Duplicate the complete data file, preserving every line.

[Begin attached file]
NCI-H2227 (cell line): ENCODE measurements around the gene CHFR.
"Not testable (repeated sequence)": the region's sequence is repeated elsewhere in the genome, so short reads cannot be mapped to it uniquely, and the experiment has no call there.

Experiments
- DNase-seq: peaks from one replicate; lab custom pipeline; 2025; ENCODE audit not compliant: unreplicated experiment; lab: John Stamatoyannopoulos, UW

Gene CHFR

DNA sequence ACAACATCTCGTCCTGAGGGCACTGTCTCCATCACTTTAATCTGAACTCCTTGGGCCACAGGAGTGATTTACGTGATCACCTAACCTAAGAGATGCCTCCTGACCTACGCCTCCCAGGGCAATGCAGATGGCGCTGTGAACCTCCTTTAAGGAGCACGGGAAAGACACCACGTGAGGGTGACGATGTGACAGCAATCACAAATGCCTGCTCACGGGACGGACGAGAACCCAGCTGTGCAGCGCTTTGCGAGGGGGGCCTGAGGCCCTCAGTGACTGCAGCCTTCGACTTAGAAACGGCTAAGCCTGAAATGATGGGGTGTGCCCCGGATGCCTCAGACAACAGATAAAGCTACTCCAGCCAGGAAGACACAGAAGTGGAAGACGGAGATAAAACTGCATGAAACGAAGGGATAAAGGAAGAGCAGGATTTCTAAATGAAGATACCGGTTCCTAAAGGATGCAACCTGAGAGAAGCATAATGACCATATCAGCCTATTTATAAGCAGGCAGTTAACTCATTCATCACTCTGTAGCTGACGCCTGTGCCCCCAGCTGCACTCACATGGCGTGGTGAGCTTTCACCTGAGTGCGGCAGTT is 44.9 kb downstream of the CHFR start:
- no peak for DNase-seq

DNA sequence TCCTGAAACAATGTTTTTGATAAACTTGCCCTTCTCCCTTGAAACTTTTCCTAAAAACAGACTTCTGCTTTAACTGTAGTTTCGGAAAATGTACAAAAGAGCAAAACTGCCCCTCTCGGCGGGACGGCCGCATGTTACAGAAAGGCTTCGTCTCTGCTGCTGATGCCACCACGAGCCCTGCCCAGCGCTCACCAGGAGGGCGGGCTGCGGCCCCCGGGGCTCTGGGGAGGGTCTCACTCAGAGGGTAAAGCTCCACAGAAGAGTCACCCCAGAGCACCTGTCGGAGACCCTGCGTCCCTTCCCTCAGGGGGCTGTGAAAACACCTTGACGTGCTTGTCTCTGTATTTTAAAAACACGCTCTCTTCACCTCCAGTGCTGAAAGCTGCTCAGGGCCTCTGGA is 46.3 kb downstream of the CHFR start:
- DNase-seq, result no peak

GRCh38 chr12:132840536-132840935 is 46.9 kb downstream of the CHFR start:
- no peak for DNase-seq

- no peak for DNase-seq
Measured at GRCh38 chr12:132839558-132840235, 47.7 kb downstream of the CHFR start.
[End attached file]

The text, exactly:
NCI-H2227 (cell line): ENCODE measurements around the gene CHFR.
"Not testable (repeated sequence)": the region's sequence is repeated elsewhere in the genome, so short reads cannot be mapped to it uniquely, and the experiment has no call there.

Experiments
- DNase-seq: peaks from one replicate; lab custom pipeline; 2025; ENCODE audit not compliant: unreplicated experiment; lab: John Stamatoyannopoulos, UW

Gene CHFR

DNA sequence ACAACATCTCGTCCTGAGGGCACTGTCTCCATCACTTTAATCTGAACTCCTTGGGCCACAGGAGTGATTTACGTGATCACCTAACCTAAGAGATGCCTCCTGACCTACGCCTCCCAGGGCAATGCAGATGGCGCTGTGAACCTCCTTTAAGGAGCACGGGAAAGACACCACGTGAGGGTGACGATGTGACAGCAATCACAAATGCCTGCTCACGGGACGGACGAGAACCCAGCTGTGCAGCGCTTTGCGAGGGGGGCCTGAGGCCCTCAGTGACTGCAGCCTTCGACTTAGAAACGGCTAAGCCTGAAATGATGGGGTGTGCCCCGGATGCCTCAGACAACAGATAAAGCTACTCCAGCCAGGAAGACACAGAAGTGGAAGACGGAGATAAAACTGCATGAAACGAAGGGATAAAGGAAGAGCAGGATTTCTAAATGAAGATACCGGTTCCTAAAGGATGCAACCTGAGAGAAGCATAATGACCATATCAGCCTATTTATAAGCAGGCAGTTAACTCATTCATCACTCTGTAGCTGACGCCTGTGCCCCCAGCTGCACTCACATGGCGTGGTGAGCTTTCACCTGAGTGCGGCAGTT is 44.9 kb downstream of the CHFR start:
- no peak for DNase-seq

DNA sequence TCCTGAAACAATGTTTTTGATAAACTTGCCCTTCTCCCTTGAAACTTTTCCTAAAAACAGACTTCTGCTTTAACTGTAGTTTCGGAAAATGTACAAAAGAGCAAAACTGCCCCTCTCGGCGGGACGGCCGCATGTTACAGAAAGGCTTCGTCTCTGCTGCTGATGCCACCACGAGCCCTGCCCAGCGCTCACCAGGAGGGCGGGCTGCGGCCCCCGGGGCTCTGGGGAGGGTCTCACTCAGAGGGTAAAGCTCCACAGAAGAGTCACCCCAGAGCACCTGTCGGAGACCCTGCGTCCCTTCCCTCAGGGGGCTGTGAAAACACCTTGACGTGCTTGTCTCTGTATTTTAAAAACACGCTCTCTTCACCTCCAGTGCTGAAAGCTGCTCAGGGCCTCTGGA is 46.3 kb downstream of the CHFR start:
- DNase-seq, result no peak

GRCh38 chr12:132840536-132840935 is 46.9 kb downstream of the CHFR start:
- no peak for DNase-seq

- no peak for DNase-seq
Measured at GRCh38 chr12:132839558-132840235, 47.7 kb downstream of the CHFR start.